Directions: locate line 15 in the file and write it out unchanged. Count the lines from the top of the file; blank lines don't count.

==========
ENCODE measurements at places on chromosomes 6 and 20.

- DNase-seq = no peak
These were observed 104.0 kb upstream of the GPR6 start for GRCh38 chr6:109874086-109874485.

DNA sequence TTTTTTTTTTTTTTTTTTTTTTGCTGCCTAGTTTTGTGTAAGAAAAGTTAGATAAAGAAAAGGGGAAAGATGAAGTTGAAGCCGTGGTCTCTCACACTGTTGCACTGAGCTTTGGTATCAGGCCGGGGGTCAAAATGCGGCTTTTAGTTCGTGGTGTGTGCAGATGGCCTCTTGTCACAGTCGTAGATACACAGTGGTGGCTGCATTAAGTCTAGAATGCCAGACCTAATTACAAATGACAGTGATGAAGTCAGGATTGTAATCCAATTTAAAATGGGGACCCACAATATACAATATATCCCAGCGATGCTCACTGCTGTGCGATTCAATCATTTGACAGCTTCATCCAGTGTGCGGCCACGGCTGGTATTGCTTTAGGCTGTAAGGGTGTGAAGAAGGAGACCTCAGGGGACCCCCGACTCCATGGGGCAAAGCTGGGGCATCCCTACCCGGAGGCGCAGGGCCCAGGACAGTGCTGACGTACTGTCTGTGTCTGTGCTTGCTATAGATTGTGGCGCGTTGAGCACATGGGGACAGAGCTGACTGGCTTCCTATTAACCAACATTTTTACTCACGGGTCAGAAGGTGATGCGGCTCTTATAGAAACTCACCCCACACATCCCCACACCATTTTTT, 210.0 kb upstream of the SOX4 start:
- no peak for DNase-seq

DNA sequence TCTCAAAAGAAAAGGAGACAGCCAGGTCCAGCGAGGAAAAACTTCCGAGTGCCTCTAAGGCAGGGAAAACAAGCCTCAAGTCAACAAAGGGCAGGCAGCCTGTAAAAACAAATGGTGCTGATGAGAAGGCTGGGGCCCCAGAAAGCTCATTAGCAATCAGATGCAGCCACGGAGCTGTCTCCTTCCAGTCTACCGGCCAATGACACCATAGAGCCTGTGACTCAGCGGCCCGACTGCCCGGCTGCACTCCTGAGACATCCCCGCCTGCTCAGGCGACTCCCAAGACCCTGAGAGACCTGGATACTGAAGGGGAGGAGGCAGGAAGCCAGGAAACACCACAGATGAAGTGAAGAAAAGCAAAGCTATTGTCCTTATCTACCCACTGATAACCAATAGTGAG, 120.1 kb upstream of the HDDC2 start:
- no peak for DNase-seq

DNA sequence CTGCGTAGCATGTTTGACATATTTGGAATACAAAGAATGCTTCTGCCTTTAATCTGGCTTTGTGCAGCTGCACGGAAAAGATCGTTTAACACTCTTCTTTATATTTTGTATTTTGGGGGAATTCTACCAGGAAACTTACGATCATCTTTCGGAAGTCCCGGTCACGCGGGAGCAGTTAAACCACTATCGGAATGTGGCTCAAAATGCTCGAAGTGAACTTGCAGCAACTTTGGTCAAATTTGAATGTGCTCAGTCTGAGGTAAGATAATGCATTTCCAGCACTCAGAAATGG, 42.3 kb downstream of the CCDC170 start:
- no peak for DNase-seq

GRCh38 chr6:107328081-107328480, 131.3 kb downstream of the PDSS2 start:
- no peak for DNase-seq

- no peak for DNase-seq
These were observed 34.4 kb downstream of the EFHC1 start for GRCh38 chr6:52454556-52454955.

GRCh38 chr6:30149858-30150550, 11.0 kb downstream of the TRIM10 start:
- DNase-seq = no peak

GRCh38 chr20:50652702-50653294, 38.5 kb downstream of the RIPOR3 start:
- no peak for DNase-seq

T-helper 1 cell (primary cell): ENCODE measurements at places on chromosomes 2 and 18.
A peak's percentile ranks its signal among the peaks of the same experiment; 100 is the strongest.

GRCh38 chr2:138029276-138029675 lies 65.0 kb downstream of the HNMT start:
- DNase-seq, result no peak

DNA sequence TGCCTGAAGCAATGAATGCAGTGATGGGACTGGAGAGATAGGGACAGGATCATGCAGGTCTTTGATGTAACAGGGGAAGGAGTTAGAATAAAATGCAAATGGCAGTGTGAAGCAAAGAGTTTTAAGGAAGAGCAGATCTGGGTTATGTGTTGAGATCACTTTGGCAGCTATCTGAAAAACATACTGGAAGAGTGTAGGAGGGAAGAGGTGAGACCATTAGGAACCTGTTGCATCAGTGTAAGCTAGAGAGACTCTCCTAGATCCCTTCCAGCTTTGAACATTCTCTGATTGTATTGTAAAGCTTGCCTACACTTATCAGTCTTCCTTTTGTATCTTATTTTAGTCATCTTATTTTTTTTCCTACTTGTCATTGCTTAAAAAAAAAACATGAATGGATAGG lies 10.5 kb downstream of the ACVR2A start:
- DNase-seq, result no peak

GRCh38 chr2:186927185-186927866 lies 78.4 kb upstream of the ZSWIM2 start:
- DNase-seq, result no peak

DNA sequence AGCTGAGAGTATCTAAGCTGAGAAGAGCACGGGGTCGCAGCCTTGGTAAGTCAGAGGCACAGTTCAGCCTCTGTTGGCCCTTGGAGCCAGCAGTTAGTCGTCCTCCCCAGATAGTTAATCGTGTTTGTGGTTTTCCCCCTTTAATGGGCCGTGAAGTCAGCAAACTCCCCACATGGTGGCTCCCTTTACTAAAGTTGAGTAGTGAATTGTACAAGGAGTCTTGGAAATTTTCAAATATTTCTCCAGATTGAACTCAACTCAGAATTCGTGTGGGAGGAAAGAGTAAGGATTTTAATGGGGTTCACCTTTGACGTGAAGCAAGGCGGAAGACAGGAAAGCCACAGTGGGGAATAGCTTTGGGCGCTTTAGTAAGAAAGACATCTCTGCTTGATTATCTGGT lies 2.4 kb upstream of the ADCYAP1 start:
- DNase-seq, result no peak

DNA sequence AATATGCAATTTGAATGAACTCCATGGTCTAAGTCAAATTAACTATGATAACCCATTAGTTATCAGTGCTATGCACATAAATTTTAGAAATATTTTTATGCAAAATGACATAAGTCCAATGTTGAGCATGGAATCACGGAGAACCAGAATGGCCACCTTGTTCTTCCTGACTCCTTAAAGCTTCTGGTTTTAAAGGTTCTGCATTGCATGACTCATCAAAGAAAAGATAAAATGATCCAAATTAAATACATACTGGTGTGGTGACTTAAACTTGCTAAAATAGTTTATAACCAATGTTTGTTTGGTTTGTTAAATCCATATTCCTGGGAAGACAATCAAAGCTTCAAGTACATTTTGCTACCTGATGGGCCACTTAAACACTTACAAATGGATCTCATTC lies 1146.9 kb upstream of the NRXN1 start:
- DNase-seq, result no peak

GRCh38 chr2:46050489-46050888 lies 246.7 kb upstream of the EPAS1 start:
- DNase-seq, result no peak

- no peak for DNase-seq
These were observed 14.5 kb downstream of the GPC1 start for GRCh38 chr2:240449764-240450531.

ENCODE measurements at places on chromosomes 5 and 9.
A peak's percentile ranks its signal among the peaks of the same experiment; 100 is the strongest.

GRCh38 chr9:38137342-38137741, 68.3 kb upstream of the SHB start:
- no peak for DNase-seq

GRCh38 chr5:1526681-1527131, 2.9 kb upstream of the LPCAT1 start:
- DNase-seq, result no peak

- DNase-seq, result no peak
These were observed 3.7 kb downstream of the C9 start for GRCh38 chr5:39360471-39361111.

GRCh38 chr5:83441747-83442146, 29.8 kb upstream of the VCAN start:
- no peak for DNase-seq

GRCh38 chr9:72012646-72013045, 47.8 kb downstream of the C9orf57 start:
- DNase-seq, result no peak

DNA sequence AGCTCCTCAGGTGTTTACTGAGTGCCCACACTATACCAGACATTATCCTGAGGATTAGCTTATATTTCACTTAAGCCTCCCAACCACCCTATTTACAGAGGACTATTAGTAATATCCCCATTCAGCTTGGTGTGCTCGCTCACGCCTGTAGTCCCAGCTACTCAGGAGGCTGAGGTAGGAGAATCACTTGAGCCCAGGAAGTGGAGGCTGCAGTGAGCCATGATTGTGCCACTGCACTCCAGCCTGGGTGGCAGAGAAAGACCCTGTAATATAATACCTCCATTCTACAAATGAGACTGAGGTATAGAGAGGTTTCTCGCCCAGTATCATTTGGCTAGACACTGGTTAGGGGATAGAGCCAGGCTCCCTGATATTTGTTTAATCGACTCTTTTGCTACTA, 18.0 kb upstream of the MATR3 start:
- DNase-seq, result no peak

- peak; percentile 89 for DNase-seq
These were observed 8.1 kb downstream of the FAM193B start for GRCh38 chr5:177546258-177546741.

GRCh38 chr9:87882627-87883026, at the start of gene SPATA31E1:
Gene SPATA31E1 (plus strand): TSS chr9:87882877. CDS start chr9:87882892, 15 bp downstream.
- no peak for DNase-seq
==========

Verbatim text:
- DNase-seq = no peak